Carefully, Abe slid his sinewy hands under Dean's curled shoulder, straightening him out to a visually more comfortable position. The groan that crept from the parted lips had Abe pulling his hands away as if they'd been burned. With surprise, he looked at the smear of blood along his palm.

"What the—" He wiped the blood on the sleeve of his shirt, then peeled away the corner of denim to expose a slash of red spreading across a white T-shirt.

"Maggie," he barked.

"I'm moving as fast as I can," she replied, her voice slightly muffled.

"Bring some bandages," Abe commanded. "Wait, wait… I think he's coming around."

Lashes long enough to portray youth blinked up to reveal green eyes that had left innocence behind. Abe found his gut knotting as he waited to hear the first words uttered as Dean focused on him.

"Where's Sam?" Dean's voice was rough, thick with pain, but demanding.

Abe released a breath of tension, thankful that the hunter hadn't once again mistaken him for his father in a confused tangle of pain.

"He's okay," Abe tried to soothe him.

Dean tried to push himself up to his elbows, stopping with a hiss and closed his eyes tight. "Where is he?" He growled through clenched teeth.

Abe waited until Dean's eyes blinked open once more, then nodded over his shoulder. "He's over there, up against the bar."

"They hurt him?"

Abe shook his head. "No. I'm afraid he did that all on his own."

A line bisected Dean's brows, crawling up to meet folds of worry on his forehead. His eyes darted over Abe's shoulder, but Abe could tell he couldn't see Sam. Dean tried to push himself upright again and this time Abe reached for his arm, silently asking permission before he helped him rest back against the wall.

"Your shoulder's bleeding," Abe pointed out.

Dean glanced down. "Son of a bitch."

Maggie appeared in Abe's periphery. Setting a white plastic mop bucket near Sam's slumped form, she turned and crouched next to Abe, across from Dean, careful not to obstruct his view of his brother.

"Here," she said, her throaty voice calling Dean's wavering attention. "Drink this."

She trust a wide-mouthed shot glass filled with dark, yellow liquid toward him.

"What is it?"

"Irish chicken soup," she replied, the corner of her mouth turning down in what seemed to pass as both a smile and an order. "From the looks of you, you're gonna need it."

Dean looked at her a moment, then swallowed the beverage in one healthy toss. He immediately gasped, blinking watery eyes.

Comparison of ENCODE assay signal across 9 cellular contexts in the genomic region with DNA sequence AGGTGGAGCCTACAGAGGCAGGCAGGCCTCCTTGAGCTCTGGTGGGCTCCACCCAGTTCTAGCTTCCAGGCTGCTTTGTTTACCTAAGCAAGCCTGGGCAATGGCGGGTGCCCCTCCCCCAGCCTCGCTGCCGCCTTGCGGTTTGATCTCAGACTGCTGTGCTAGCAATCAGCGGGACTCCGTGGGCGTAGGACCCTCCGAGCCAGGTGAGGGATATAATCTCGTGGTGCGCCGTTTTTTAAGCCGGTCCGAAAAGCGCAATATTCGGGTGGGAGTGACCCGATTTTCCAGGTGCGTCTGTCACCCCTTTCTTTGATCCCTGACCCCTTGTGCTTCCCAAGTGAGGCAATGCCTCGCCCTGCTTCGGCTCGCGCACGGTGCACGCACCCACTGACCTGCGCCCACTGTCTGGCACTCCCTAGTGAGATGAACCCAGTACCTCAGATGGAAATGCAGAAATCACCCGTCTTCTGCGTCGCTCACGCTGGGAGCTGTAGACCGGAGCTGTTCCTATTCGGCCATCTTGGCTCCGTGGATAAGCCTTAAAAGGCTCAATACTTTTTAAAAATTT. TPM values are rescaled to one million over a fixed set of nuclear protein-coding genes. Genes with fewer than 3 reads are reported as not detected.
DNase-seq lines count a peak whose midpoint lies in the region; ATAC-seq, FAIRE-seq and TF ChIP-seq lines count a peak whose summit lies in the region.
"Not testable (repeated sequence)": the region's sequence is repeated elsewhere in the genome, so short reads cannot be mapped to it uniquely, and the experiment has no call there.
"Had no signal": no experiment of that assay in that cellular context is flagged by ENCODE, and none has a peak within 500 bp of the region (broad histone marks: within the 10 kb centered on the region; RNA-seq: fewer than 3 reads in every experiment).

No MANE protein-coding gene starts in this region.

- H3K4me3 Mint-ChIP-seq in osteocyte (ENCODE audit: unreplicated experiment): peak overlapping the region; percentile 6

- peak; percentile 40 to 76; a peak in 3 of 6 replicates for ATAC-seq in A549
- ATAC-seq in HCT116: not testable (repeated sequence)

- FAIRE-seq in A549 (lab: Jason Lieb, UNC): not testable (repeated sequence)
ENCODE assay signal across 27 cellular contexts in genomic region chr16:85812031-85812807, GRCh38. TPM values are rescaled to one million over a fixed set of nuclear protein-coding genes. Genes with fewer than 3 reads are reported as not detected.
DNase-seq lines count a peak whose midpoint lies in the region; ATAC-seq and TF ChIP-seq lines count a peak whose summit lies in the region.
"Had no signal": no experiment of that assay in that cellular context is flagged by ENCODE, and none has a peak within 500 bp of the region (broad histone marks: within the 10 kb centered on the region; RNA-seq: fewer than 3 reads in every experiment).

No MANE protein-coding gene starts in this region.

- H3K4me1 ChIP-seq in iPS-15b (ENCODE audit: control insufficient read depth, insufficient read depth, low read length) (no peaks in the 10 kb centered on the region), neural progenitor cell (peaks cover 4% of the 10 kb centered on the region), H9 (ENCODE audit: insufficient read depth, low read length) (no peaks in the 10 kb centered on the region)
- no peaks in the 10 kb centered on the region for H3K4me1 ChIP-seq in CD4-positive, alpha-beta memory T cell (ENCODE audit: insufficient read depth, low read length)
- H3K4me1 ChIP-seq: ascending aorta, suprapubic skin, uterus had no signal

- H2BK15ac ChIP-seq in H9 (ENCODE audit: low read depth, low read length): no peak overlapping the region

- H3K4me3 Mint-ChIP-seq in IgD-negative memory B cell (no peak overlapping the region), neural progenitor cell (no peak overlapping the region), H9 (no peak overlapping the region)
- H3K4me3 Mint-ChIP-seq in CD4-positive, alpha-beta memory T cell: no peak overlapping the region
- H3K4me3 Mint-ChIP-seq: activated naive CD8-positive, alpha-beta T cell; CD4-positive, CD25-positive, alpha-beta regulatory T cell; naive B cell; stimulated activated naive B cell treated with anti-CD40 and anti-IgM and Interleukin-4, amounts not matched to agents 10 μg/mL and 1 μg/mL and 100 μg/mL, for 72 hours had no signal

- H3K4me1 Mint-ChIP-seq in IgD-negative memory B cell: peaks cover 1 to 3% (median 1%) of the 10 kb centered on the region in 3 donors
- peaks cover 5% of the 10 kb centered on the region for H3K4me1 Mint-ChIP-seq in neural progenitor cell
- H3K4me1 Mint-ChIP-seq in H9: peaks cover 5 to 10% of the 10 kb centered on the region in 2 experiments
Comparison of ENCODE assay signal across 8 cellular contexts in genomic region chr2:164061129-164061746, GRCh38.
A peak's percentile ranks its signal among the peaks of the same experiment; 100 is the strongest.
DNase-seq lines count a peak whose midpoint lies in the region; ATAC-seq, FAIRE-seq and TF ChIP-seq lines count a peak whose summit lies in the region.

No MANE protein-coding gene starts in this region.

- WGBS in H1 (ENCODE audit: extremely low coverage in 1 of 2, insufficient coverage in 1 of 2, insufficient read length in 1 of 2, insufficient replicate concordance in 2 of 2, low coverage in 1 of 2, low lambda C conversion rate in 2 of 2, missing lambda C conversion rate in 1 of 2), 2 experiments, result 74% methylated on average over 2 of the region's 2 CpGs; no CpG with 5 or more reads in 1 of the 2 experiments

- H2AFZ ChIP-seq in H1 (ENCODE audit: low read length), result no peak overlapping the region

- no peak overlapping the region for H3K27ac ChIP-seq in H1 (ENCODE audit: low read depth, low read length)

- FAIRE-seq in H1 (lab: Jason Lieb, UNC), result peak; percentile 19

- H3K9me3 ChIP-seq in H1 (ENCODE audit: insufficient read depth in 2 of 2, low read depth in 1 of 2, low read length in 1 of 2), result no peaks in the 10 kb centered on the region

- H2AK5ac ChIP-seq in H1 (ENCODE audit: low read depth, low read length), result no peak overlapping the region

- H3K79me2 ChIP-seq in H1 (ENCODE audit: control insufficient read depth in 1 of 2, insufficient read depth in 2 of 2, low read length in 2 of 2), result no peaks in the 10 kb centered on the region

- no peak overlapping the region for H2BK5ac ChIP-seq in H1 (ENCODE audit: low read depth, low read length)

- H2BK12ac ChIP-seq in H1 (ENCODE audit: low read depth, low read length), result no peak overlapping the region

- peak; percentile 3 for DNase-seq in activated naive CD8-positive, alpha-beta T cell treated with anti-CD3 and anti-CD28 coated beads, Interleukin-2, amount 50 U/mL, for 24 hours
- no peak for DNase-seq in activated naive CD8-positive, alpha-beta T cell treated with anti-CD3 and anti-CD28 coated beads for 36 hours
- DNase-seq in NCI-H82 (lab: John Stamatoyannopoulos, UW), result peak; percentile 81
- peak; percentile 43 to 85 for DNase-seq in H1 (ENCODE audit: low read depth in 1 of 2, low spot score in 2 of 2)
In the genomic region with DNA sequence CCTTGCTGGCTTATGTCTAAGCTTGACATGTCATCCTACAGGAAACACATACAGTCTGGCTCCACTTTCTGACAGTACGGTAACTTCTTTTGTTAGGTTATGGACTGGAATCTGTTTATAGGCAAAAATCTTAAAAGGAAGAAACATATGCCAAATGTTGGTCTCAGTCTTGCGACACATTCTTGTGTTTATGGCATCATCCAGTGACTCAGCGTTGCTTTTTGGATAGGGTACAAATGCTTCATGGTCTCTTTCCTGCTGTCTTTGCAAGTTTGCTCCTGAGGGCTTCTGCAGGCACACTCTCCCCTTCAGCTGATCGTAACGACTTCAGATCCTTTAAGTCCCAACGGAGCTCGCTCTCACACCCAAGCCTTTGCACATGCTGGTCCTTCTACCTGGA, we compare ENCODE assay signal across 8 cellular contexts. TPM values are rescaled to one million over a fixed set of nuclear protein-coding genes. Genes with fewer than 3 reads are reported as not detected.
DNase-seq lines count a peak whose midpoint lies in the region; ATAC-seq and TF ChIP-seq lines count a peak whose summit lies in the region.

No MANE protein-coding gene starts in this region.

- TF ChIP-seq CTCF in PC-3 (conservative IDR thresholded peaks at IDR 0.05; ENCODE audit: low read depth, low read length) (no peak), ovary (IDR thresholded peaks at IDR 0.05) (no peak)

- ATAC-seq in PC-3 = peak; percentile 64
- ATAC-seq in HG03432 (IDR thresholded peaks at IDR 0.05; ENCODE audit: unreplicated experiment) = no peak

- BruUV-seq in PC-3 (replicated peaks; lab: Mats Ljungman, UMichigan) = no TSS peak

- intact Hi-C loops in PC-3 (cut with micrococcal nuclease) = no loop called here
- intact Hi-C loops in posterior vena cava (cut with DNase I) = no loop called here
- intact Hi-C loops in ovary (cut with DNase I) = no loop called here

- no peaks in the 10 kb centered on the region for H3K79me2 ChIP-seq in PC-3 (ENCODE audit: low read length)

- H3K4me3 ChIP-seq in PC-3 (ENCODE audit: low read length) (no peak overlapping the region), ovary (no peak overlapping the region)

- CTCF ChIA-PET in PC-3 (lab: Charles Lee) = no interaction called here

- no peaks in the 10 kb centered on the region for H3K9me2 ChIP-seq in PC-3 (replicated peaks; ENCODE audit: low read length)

"That'll wake you up in the morning," Maggie said.

"What the hell…" Dean wheezed.

She handed him a bag of ice wrapped in a white bar towel. "Put this on your face," she instructed. "I'm gonna take a look at that shoulder."

Dean took the proffered ice pack, but shook his head when she reached for his shoulder. "It's okay."

"And I was homecoming queen," she scoffed. "Suck it up and let me take a look."

"How much did he have?" Dean asked, pressing the ice gingerly against his bruised cheekbone and eye, nodding once more at his now-snoring brother.

"I cut him off after four shots," Maggie said, handing Abe the bandages and bottle of antiseptic she'd brought so that she had both hands free to reach for Dean's shirt.

"Lightweight," Dean snorted.

"'Course, that was after he had six pints," Maggie finished.

"Jesus, Sammy," Dean cursed, tipping his head back against the wall as Maggie peeled away his shirt, exposing the blood-stained T-shirt underneath.

"Sal didn't do this," Maggie stated.

Dean simply closed his eyes. Abe watched the lines tighten on Dean's face as Maggie slid his arm free of the denim shirt, then pulled off the saturated bandage, tossing it aside. He frowned at the sight of the torn skin on Dean's upper shoulder, edged with red and raw from abuse, bruising spreading across his clavicle and crawling up his neck.

"That's a bullet hole," Abe muttered.

"Someone sure butchered you good, digging the slug out," Maggie grumbled in a tight voice.

Abe saw Dean's lips quirk slightly in response.

"Should've had stitches."

"Wasn't time," Dean replied, glancing away, his jaw tightening as her fingers continued to probe.